Though Pride Month honors the LGBTQ+ community through parades and festivals, it’s also necessary to talk about significant issues that affect the specific people each and ever day. One of those issues has historically been the prevalence of HIV.
The Centers for Disease Control in the United States say that gay and bisexual men are disproportionately affected by HIV compared to any other group in the United States, with gay and bisexual minorities fairing the worst.
According to their website,
From 2005 to 2014, HIV diagnoses decreased in the United States by 19 percent overall, but increased six percent among all gay and bisexual men, driven by increases among African American and Hispanic/Latino gay and bisexual men.
There have been, over the past several years, multiple approaches to help alleviate the health crisis associated with HIV. One of the latest prevention approaches is PrEP, a treatment designed before an individual has been exposed to HIV.
Below, you’ll find everything you need to know about PrEP.
What does PrEP stand for?
PrEP stands for “pre-exposure prophylaxis.” In basic terms, it’s a medicine taken before being exposed to an infection.
According to the CDC, PrEP is for people who don’t have HIV but may be at high risk for getting it. PrEP helps to prevent HIV through a once-daily oral pill.
The brand name of the FDA-approved PrEP treatment is “Truvada” and it has two separate medicines: tenofovir and emtricitabine.
These are often used together with other medicines to treat HIV, and when taken regularly in advance, can help anyone exposed to the virus by preventing a permanent HIV infection in the body.
How is PrEP used?
PrEP is taken once per day, orally.
It reaches its maximum effectiveness level after approximately three weeks of consistent use.
The CDC still recommends that condoms be used, in addition to other prevention methods, while on PrEP.
How much does PrEP cost?
Without insurance, PrEP can cost a lot. That can range in the neighborhood of over a thousand dollars per month.
With insurance, PrEP co-pays will be in the normal range of brand-name drugs, which depends on your specific plan.
Even if you don’t have insurance, however, there are ways to get PrEP at a low cost, or even for free.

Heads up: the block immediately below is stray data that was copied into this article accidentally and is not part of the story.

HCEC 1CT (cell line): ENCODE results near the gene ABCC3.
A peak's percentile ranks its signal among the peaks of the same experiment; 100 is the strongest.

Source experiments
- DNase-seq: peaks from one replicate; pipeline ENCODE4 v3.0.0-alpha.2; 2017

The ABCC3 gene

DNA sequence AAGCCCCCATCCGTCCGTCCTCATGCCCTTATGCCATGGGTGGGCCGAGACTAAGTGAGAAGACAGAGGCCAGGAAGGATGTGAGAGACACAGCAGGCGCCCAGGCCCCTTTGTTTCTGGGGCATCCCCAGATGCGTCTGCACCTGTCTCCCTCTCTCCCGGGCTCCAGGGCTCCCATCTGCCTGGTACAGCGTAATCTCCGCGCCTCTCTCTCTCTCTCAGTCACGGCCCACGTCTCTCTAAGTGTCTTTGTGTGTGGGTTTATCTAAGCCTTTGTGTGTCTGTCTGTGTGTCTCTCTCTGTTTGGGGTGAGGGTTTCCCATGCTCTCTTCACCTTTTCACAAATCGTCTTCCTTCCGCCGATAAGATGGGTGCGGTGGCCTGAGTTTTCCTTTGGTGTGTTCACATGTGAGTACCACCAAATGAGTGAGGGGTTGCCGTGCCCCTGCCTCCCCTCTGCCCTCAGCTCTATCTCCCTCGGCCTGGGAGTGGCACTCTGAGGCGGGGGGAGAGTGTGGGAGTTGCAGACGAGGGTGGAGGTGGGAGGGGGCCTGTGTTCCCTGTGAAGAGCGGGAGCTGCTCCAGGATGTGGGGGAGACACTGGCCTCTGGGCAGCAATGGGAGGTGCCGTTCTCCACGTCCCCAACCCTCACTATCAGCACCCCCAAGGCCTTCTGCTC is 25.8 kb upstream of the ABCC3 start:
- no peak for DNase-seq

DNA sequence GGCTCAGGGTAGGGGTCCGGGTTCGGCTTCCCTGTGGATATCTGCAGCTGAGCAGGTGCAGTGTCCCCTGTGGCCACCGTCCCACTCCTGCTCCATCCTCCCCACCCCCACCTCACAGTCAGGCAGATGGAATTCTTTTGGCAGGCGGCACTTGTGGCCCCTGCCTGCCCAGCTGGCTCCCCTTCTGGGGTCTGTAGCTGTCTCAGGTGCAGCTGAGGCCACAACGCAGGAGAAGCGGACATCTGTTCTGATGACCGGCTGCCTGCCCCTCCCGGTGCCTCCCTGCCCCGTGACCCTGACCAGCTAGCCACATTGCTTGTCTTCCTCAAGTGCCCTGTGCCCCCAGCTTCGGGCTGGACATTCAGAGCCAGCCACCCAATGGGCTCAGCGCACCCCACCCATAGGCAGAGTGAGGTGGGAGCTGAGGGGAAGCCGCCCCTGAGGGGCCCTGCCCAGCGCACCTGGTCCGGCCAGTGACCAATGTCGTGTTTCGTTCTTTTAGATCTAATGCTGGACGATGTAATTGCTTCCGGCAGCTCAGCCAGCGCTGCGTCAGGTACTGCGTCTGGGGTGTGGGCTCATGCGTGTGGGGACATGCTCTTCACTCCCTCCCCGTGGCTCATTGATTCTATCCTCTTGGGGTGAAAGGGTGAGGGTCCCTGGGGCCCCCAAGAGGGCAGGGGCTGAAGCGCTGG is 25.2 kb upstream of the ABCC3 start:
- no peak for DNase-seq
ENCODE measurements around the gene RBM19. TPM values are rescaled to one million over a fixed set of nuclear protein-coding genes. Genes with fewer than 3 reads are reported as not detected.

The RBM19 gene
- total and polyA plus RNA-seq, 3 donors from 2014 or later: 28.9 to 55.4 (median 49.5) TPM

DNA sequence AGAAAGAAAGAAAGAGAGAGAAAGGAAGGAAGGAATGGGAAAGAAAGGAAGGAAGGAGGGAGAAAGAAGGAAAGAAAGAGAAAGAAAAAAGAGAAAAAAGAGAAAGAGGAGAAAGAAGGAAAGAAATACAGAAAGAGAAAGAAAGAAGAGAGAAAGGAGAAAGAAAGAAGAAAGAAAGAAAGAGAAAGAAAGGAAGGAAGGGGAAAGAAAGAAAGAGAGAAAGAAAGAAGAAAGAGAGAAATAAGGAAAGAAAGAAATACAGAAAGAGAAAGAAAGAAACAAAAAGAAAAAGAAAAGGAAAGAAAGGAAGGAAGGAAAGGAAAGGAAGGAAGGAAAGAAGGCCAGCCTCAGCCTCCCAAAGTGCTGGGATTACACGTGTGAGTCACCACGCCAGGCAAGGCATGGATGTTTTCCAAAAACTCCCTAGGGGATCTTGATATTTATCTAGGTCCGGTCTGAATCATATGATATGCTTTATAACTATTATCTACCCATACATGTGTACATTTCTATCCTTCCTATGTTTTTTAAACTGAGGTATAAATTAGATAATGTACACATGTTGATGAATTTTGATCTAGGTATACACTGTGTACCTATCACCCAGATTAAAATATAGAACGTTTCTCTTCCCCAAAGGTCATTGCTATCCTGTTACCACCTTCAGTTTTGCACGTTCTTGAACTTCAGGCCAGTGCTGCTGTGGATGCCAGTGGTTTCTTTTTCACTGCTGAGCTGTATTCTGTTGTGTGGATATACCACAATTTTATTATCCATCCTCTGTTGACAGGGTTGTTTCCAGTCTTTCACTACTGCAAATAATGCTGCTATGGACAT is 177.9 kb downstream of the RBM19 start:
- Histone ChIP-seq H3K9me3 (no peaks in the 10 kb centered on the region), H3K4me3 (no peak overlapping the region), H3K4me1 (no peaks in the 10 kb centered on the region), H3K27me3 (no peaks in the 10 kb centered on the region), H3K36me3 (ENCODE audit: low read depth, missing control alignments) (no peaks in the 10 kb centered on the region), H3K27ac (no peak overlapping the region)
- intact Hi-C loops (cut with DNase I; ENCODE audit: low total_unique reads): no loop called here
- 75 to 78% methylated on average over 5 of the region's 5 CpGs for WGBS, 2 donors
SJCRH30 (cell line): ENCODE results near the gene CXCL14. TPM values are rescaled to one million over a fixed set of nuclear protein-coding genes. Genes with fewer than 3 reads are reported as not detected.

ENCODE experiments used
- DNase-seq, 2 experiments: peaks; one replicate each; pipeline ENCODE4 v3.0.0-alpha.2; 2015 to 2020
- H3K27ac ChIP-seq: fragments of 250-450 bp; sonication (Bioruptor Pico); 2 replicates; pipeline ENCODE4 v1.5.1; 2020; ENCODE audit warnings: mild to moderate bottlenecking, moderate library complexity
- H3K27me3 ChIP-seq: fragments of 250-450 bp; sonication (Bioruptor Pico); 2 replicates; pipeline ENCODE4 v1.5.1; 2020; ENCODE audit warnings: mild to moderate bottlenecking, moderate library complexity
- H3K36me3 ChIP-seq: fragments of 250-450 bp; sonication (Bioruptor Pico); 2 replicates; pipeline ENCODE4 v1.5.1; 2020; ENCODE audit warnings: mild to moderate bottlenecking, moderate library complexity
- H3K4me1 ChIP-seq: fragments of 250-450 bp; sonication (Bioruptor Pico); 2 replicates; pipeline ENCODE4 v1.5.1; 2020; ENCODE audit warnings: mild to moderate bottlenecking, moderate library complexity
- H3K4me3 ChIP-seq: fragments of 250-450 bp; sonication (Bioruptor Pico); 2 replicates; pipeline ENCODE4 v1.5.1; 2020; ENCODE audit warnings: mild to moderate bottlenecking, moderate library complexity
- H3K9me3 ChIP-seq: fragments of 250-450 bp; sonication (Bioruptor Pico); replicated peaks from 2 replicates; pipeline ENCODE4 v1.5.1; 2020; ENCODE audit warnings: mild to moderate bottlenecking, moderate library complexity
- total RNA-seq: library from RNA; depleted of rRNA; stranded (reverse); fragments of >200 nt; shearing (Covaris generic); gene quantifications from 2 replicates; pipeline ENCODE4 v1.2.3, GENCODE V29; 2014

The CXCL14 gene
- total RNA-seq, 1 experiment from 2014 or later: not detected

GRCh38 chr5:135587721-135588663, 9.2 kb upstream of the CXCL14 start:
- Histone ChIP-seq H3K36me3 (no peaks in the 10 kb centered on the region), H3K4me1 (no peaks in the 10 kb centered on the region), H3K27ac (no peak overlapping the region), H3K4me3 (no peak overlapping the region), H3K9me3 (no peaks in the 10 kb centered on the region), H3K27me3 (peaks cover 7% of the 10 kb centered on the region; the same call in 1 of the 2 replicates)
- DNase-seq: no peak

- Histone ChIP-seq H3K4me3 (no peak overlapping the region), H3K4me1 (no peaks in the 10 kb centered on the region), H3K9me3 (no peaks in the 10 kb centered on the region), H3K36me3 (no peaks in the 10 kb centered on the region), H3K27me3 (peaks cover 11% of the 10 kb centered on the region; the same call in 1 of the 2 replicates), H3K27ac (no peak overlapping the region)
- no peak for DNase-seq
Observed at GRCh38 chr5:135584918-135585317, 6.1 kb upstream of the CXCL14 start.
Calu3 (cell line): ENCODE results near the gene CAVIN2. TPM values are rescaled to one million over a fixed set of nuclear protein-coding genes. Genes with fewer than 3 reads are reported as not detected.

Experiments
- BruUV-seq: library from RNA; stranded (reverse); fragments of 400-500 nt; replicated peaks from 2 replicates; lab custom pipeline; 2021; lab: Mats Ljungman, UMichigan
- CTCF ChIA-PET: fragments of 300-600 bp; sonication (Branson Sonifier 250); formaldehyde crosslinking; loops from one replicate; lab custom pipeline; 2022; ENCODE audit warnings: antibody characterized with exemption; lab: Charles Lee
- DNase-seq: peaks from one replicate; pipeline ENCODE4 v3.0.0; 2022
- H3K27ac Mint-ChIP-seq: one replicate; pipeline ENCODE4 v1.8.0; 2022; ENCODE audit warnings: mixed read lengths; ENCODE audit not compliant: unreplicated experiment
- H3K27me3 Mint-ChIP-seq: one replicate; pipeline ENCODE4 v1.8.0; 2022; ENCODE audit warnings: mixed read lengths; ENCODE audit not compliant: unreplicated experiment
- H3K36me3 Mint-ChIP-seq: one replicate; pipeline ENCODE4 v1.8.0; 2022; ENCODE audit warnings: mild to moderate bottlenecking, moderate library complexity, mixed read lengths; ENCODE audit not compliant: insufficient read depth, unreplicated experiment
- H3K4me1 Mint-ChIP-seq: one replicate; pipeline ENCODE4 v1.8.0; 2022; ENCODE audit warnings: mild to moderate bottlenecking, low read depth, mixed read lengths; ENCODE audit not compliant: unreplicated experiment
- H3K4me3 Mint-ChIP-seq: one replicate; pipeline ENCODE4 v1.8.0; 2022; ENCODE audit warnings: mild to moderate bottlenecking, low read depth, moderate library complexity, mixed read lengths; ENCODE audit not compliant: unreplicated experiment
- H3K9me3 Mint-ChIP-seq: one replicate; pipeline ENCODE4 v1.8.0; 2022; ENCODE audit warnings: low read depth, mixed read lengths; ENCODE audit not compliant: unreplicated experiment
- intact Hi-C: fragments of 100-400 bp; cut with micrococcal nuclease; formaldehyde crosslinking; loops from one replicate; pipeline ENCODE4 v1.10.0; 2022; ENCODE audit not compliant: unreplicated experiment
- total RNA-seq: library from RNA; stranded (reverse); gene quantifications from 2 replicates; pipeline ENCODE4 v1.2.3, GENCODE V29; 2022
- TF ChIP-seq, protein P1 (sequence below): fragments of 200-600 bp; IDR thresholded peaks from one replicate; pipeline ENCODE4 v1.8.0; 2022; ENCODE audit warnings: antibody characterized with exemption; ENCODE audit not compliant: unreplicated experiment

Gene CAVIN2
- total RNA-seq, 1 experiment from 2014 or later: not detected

Informatin provided by PrepFacts.org claims you might be able to qualify for clinical trials or Medicaid (which varies based on the state). Gilead also has assistance programs to help more people get access to PrEP.
How well does PrEP work?
The CDC says that PrEP can be very effective, as long as it’s taken consistently.
For those following the correct plan and remembering to take it regularly, “PrEP has been shown to reduce the risk of HIV infection in people who are at high risk by up to 92 percent.”
Again, as PrEP does not completely remove the risk of contracting HIV, condoms should be still be used a preventative measure when having sex.
How has PrEP changed things for those in the LGBTQ+ community?
Dr. Nikki Goldstein, sexologist and author of “Single But Dating,” says that in her experience, PrEP has at least somewhat changed the level of fear in the LGBTQ+ community when it comes to HIV. More and more people are beginning to seeking out prophylactic treatment.
Goldstein also notes that it’s popularity may have a negative effect on people, as it may lead to more instances of unprotected sex.
“The only downside to it is for some, it has lessened their motivations to always wear condoms, as they know there is something they can take to nearly not contract the illness,” says Goldstein. “There are some people who are not taking HIV [as] seriously because of [PrEP].”
Although this may be true, the fact is that PrEP, when taken correctly, is an immensely effective tool in the fight against HIV for the LGBTQ+ community.
Whether you choose to use PrEP or not, it’s important to stay informed, and take the proper measures when it comes to the safety of you and your partner.